Grab This 9.7% Dividend Yield Before It’s Gone! 

High dividend yields come with high risk. However, this 9.7% dividend yield is a grab as it could vanish on interest rate cuts.

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The first quarter earnings season affected the stocks of many companies, Timbercreek Financial (TSX:TF) being one. The stock fell 9.2% after the short-term mortgage lender reported a slowdown in net investment income in the first quarter. The weak earnings come immediately after the lender had one of its best years, earning 10% interest. It even gave a special dividend last year. Are the latest earnings something investors should worry about? Is the dip a discount you want to grab before the 9.7% dividend yield goes? Let’s get answers for your curious minds.

What does Timbercreek Financial’s latest earnings mean to investors?

Timbercreek Financial earns money by giving short-term loans to commercial REITs for investment in income-generating properties. The more money it lends the higher interest and processing fees it earns. In 2023, the company earned higher interest income as the Bank of Canada hiked rates. However, this reduced the turnover as REITs slowed their investment until loans became affordable.

Timbercreek Financial finances the money it lends through debentures and credit facilities that charge lower interest rates. In the first quarter, one of its larger borrowers repaid its loan. The lender has been getting significant repayments for the last two quarters, which reduced the net mortgage investments to $977.5 million in the first quarter from $1.2 billion a year ago.

The slowdown in the top line affected the operating income and distributable income. As the lender retained its dividends, the payout ratio increased to 90% of distributable income. This made investors cautious of a dividend cut leading to a dip in the stock price.

While Timbercreek Financial has strong operations, it is seeking borrowers. Any announcement around interest rate cuts could spur loan activity once again as REITs get clarity around real estate prices. This wait-and-watch time is crucial.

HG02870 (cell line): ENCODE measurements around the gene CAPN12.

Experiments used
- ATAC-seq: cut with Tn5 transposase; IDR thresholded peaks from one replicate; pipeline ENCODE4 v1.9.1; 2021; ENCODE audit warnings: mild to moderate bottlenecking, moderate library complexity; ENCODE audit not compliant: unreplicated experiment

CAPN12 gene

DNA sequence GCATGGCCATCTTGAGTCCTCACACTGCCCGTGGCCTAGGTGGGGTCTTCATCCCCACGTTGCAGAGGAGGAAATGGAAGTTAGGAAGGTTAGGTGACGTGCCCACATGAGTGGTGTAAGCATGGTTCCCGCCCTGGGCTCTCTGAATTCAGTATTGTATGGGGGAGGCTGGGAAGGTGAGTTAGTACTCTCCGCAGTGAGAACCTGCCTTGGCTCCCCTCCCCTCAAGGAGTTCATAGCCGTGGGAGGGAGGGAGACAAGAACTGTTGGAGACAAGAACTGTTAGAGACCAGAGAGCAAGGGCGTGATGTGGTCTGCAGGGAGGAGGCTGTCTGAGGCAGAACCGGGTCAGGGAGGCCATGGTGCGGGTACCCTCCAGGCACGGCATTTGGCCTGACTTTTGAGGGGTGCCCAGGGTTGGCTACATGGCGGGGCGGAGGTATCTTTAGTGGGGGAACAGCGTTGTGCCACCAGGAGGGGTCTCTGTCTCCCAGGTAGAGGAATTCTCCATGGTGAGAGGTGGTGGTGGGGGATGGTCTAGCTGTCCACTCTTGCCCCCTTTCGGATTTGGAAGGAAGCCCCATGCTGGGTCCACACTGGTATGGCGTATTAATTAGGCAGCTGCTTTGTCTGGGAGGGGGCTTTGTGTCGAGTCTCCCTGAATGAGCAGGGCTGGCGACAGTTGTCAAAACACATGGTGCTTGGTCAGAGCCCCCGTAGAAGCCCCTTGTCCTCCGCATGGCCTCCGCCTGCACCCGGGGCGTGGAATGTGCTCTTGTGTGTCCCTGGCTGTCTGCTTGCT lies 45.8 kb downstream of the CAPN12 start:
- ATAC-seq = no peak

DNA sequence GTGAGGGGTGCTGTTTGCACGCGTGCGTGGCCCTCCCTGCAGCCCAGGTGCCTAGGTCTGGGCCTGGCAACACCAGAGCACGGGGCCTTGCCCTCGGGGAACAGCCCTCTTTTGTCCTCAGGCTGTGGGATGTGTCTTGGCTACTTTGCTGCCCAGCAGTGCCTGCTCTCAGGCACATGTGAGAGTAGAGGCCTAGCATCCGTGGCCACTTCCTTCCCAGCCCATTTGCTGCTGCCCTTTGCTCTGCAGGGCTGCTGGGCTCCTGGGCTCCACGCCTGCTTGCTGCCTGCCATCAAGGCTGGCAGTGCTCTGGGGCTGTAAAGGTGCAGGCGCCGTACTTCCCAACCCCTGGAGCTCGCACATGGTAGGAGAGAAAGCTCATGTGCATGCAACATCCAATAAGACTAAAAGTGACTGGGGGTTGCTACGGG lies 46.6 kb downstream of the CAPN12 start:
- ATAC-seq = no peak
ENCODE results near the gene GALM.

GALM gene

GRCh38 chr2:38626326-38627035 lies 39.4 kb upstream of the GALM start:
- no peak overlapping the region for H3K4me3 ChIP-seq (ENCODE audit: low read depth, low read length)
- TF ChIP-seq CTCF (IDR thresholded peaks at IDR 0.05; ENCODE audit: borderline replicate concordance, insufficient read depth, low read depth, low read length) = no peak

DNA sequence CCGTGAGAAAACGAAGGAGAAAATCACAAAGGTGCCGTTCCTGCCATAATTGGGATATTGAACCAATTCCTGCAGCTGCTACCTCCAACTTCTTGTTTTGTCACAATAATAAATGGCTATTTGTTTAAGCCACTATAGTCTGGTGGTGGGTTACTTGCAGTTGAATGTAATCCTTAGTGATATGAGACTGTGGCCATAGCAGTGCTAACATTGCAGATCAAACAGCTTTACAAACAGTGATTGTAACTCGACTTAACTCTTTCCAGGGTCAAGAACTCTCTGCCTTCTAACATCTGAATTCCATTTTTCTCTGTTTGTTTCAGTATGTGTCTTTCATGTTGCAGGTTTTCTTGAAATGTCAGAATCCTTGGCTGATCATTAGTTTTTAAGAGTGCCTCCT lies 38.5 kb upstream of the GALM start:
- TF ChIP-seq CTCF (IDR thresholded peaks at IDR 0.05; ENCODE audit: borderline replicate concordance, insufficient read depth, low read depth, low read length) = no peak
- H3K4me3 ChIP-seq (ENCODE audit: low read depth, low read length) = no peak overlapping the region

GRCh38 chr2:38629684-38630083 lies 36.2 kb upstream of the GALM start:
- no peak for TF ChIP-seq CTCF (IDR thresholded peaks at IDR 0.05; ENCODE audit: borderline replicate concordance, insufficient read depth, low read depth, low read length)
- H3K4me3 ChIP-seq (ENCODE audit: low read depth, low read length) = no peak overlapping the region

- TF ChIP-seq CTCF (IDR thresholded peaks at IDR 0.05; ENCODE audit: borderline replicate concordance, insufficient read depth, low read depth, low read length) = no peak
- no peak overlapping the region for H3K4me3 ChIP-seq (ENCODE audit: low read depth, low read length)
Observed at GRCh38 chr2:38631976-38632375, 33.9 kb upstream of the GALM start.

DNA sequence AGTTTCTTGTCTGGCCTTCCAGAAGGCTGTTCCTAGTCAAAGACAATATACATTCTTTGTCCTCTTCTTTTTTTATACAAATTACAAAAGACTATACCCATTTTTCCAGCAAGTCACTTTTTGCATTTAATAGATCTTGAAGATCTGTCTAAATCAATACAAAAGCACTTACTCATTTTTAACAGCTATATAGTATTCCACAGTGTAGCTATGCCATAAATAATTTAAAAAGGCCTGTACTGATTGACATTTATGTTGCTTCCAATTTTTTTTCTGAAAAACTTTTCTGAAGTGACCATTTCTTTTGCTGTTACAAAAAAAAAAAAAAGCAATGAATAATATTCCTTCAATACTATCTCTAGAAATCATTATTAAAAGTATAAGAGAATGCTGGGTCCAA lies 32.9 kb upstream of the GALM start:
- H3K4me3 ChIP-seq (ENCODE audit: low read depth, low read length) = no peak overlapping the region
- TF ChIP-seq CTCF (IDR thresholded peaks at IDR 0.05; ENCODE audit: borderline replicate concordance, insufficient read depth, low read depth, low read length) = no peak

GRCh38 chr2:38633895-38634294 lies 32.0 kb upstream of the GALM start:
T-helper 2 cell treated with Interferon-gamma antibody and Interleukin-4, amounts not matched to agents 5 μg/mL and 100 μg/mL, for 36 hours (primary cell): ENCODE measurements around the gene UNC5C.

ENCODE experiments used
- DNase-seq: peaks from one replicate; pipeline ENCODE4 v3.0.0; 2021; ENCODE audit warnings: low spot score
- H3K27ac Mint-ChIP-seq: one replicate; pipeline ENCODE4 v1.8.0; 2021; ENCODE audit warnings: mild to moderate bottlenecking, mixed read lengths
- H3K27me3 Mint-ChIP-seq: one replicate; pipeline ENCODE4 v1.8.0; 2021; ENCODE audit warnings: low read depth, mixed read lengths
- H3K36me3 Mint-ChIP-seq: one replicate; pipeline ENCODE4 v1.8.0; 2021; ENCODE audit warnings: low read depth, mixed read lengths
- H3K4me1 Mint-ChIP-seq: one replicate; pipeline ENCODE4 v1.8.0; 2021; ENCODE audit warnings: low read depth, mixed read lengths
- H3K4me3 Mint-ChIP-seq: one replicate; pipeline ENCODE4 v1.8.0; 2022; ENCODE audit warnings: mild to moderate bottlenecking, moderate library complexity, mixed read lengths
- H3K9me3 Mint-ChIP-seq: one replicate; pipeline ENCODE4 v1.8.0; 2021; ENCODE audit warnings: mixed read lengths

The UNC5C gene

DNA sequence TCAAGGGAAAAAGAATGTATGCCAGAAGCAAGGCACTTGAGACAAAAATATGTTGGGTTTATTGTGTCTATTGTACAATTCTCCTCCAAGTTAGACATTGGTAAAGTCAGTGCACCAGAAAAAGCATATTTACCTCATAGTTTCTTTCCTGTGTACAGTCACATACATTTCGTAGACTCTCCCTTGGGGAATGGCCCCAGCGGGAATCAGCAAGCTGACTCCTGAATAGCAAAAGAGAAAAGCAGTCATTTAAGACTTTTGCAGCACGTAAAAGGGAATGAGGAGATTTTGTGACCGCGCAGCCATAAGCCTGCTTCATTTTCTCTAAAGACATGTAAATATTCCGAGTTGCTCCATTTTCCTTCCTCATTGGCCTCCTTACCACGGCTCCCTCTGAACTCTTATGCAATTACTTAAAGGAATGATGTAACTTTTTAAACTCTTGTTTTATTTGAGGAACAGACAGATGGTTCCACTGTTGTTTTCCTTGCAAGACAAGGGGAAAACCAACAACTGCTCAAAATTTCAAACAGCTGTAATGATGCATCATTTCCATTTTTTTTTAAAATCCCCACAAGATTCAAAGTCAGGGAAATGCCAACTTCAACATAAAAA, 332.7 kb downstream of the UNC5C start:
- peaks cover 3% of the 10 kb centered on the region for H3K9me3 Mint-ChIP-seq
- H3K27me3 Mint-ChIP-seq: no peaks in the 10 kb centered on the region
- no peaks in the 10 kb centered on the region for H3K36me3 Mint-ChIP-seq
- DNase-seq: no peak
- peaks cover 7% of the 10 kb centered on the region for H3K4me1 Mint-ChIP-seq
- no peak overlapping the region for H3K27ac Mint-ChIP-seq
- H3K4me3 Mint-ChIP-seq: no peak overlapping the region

Is the dip a discount you want to grab?

While Timbercreek Financial can sustain a 90% payout ratio in the short term, it cannot in the long term. If the lending activity doesn’t revive, it could lead to dividend cuts. However, the lender is optimistic that a stable interest rate environment will drive commercial real estate activity this year.

An interest rate cut announcement could drive up Timbercreek Financial’s stock price. It is unclear whether the interest rate cut is coming in June or the second half. Timbercreek Financial is a buy at the dip.

Even if the lender cuts dividends when things go south, it will likely increase the dividend when the economy revives and lending activity returns. A 9.7% yield is an attractive premium for this short-term risk. These short-term headwinds could bring significant long-term returns.

Moreover, TF offers a dividend reinvestment plan (DRIP), allowing you to compound your returns over time.

What can a 9.7% dividend yield do to your retirement portfolio?

If you invest a lump sum amount and lock in a 9.7% yield, Timbercreek Financial could boost your passive income for retirement through compounding.  

YearContributionDividends @ 8%Total Amount
2024$20,000.0 $20,000.0
2025 $1,940.0$21,940.0
2026 $1,755.2$23,695.2
2027 $1,895.6$25,590.8
2028 $2,047.3$27,638.1
2029 $2,211.0$29,849.1
2030 $2,387.9$32,237.1
2031 $2,579.0$34,816.0
2032 $2,785.3$37,601.3
2033 $3,008.1$40,609.4
2034 $3,248.8$43,858.2
2035 $3,508.7 
A $20,000 investment in Timbercreek Financial can earn $250 in monthly passive income

A $20,000 investment can earn $1,940 in annual dividends, which it will reinvest in a DRIP to buy more shares of Timbercreek Financial without any brokerage fees. Since TF has a five-year average yield of 8%, next year, you could get an 8% yield on $21,940. In 10 years, if you opt for a payout, your one-time $20,000 could earn you over $250 cash every month.

Since TF pays monthly dividends, your dividend will be reinvested monthly instead of annually, which we took for ease of calculations. Now is the time to invest in the dip before it rallies.

This article represents the opinion of the writer, who may disagree with the “official” recommendation position of a Motley Fool premium service or advisor. We’re Motley! Questioning an investing thesis — even one of our own — helps us all think critically about investing and make decisions that help us become smarter, happier, and richer, so we sometimes publish articles that may not be in line with recommendations, rankings or other content.

Fool contributor Puja Tayal has no position in any of the stocks mentioned. The Motley Fool has no position in any of the stocks mentioned. The Motley Fool has a disclosure policy.

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